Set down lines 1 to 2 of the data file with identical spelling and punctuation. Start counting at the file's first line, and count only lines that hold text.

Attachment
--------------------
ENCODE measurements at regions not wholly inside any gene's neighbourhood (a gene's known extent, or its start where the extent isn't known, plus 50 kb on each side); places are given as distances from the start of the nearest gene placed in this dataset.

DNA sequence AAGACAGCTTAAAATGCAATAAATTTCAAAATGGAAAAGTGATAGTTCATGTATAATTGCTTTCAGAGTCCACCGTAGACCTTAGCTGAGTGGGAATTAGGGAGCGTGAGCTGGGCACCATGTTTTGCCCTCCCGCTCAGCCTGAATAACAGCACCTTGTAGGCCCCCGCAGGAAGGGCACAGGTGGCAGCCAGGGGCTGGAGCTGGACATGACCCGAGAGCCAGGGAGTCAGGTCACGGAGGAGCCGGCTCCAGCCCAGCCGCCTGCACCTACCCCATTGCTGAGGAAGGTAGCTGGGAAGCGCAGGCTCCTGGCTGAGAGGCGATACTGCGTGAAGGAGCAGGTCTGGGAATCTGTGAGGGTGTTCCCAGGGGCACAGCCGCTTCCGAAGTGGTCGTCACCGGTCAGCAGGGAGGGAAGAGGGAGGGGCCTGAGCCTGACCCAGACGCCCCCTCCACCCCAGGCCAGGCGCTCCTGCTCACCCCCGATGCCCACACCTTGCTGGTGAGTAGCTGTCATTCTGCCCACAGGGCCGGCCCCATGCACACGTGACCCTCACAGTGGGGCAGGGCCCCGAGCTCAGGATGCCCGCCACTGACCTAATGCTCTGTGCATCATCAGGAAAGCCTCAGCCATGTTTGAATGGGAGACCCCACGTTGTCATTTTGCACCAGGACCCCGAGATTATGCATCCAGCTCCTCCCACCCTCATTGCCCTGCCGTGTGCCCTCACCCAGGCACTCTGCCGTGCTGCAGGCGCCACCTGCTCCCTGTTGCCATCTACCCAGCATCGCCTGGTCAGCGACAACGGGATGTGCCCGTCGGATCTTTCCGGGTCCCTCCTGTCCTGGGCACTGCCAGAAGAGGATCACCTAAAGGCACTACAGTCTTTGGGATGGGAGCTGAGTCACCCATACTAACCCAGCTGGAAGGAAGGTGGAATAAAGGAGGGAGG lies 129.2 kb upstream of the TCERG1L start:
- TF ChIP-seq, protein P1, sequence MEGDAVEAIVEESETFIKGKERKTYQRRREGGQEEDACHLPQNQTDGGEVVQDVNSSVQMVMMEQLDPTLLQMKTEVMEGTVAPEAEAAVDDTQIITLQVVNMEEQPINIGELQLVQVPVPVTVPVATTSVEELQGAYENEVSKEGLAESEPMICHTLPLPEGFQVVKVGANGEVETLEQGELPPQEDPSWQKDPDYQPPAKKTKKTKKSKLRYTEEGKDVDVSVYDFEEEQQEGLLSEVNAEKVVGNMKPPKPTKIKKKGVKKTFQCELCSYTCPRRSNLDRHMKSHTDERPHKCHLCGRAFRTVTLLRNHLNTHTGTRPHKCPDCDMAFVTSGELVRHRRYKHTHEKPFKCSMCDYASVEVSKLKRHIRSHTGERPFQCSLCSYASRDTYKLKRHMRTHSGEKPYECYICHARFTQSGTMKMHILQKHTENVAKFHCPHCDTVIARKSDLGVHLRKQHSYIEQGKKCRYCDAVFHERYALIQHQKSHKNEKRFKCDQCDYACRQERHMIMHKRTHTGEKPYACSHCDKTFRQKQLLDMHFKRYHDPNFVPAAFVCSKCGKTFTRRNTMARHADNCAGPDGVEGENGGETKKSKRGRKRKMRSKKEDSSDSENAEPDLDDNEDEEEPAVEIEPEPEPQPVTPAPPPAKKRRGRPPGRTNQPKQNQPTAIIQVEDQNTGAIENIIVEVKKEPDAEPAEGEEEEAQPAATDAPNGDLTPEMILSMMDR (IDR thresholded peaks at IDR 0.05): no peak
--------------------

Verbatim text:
ENCODE measurements at regions not wholly inside any gene's neighbourhood (a gene's known extent, or its start where the extent isn't known, plus 50 kb on each side); places are given as distances from the start of the nearest gene placed in this dataset.

DNA sequence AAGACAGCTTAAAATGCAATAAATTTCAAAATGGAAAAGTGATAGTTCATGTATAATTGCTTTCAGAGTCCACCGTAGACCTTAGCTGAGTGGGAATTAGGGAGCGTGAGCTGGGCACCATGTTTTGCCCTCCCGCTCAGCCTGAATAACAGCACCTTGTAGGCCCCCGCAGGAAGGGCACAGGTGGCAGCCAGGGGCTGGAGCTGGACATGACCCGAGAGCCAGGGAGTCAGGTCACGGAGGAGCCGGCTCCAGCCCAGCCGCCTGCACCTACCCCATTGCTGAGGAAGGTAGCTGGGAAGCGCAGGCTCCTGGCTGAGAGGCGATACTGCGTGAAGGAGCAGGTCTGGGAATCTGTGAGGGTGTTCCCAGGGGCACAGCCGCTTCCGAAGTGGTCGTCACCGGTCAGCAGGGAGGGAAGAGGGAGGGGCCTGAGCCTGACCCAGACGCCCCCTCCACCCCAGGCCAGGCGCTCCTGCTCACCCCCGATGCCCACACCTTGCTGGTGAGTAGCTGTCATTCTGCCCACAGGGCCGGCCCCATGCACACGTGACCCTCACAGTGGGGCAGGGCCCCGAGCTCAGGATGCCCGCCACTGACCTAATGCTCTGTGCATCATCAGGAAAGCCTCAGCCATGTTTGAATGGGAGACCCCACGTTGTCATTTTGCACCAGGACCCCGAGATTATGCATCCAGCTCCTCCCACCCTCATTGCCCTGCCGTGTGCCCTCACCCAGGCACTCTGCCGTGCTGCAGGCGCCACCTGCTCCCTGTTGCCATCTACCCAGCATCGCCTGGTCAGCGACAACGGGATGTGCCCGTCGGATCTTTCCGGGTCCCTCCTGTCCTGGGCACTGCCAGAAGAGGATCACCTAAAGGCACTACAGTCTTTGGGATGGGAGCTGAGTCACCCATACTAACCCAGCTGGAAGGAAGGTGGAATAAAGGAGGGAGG lies 129.2 kb upstream of the TCERG1L start: